New Monroe theater is expected to bring convenience, business and traffic

| 21 Feb 2012 | 10:52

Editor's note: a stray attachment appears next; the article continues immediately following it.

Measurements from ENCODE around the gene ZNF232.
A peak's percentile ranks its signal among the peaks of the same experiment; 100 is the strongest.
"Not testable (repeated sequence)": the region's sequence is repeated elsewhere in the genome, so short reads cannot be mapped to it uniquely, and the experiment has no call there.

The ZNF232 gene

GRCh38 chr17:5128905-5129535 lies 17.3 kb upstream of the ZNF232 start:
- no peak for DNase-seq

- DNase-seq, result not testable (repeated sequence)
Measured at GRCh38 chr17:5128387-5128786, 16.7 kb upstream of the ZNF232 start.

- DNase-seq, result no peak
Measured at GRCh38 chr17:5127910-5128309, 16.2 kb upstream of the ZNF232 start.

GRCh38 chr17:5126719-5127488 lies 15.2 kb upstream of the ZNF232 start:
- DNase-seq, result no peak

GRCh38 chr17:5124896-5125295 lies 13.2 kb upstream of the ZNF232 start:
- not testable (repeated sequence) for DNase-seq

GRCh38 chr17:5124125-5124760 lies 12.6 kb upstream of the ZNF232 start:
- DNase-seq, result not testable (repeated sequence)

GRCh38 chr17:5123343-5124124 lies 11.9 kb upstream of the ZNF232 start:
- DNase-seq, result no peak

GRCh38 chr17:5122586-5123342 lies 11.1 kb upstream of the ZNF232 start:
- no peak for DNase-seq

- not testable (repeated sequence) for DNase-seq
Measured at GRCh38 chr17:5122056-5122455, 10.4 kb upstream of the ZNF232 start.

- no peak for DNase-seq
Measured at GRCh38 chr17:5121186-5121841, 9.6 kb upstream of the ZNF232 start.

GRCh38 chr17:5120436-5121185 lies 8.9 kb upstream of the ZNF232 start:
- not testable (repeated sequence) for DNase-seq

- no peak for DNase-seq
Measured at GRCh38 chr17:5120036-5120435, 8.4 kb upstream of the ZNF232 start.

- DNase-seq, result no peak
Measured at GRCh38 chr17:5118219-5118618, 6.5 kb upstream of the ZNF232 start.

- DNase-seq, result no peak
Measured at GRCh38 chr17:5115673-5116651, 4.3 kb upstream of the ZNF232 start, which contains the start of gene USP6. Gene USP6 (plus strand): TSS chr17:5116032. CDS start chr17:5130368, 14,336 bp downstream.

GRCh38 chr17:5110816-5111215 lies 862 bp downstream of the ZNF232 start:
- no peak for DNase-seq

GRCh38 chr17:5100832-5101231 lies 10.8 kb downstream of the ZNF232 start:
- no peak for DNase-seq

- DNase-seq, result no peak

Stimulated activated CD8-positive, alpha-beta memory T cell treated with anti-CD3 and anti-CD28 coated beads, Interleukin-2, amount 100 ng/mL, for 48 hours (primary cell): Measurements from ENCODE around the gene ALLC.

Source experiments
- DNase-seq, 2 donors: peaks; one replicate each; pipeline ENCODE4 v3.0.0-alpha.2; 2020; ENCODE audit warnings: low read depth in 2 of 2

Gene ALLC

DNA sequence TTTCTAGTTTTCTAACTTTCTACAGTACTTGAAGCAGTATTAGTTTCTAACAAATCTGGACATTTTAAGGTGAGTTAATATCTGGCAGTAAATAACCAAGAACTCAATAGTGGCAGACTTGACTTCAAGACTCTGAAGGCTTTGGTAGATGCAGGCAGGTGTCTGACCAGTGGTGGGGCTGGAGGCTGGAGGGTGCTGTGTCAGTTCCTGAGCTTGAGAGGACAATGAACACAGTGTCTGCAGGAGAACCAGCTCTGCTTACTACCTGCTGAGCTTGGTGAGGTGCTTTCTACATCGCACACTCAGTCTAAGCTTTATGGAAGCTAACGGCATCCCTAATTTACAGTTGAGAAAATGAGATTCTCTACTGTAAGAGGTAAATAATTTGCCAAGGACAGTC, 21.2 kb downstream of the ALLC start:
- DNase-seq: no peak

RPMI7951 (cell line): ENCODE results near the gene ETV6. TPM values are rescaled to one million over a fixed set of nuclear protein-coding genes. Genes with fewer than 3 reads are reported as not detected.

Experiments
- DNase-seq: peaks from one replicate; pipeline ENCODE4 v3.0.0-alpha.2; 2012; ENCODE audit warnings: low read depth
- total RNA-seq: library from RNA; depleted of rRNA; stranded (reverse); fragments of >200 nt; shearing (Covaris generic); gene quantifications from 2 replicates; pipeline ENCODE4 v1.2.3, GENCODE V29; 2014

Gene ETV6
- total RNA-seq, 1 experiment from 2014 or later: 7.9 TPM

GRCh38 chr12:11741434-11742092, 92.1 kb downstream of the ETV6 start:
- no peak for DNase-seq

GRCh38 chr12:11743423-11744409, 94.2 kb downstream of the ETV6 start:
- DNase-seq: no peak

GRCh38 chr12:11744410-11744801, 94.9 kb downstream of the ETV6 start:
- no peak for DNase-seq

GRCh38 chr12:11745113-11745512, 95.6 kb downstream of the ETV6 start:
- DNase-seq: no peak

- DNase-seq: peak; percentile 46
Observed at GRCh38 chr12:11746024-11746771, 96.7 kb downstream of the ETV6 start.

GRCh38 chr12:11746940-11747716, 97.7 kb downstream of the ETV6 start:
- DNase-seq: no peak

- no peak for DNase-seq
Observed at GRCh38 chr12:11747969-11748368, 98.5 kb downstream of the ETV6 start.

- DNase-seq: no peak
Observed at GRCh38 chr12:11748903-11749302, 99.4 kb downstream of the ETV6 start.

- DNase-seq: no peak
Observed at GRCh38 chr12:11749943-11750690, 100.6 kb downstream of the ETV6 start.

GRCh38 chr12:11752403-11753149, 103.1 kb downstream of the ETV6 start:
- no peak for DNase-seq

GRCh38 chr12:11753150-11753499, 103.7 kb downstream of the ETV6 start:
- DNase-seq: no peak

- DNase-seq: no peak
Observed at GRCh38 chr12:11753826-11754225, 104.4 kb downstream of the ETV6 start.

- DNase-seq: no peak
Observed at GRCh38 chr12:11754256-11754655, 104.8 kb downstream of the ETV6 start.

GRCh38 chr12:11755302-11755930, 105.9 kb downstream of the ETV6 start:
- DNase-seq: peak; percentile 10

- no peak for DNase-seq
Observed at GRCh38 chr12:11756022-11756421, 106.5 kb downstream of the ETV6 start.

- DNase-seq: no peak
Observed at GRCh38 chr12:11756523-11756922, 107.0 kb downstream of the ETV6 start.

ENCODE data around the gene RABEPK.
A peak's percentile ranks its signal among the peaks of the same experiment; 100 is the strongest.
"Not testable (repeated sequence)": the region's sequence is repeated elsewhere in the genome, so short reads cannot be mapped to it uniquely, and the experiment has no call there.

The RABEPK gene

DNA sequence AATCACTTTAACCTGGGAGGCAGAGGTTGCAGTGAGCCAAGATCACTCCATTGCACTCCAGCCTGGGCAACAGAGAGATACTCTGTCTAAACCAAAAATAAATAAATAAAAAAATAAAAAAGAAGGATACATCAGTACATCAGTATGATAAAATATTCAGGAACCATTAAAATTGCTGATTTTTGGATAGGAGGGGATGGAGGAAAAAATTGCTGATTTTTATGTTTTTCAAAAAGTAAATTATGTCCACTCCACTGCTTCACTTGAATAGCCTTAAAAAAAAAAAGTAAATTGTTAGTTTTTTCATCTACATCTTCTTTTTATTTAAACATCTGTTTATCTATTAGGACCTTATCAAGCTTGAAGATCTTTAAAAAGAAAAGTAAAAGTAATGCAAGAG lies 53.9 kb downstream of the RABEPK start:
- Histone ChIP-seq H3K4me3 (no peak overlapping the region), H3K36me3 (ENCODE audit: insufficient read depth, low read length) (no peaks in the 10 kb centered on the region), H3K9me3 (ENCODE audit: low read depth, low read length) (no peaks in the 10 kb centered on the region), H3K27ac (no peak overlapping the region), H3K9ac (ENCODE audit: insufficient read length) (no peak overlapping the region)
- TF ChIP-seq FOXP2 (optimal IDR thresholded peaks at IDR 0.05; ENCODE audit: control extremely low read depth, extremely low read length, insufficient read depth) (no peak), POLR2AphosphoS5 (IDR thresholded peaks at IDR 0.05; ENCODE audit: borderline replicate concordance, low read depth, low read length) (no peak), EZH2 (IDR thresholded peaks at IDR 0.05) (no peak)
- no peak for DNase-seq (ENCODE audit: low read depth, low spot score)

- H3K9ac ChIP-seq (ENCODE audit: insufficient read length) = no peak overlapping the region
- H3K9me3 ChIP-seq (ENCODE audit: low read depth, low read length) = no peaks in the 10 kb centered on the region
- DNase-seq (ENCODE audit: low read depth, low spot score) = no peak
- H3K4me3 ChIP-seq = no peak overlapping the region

MONROE-Local moviegoers in the Monroe area will welcome the new Monroe Pavilion currently under construction on Mill Pond Parkway in the village downtown area. This new multi-cinema complex will replace the old single-screen theater, closed and dormant in recent years, with a multi-floor, six-screen facility. The opening, originally scheduled for February, is now expected to happen in the Spring. A local multiplex theater would provide residents with the convenience of viewing a variety of motion pictures closer to home rather than going to Chester, Middletown, New Windsor or south into Rockland County. At the same time, the theater may provide an infusion of activity into the downtown business area. Despite these advantages, local downtown theaters are inconsistent with the recent nationwide trend of building multiplex theaters integral to highway shopping malls and suburban plazas where space constraints are minimal. The increased traffic demand on local roads and the limited and sometimes nonexistent parking in developed downtown shopping areas present significant problems. And the Village of Monroe is no exception. The new Monroe Pavilion, with a 1,200-seat capacity will be located on a building site with no off-street parking facilities. According to village code, this project would normally require 312 on-site parking spaces to accommodate the anticipated business. In 2003, the Village Planning Board declared the new design to be an existing use and provided the necessary variances to permit the new theater to be constructed. When the new facility opens, theater patrons will have to park on village streets where available and walk the distance. One proposal will provide 32 additional village parking spaces by altering the design of Smithfield Court. According to a traffic study analysis conducted by the Monroe engineering firm of Azzolina, Feury & Raimondi, approximately 380 on-street parking spaces are available in the village within a radius of 600 feet from the theater, albeit the walking distance may be considerably longer. Additional problems may be presented by Mill Pond Park visitors and the surrounding businesses which also compete for customer parking on village streets. Theater patrons cruising for limited parking spaces may also create a moving traffic burden within the village. Town of Monroe Tax Collector William Bollenbach, also a member of the Monroe Library Board, said he is very concerned about the impact of the potential increase in traffic and competition for parking spaces. He claims the library, which is also located on Mill Pond Parkway a short distance from the theater, has limited on-site parking available only for the eight to ten full time library staff. The approximately 20 part-time library employees must now park on Mill Pond Parkway. "The theater will create difficulties leading to a desperate situation in Monroe," Bollenbach said.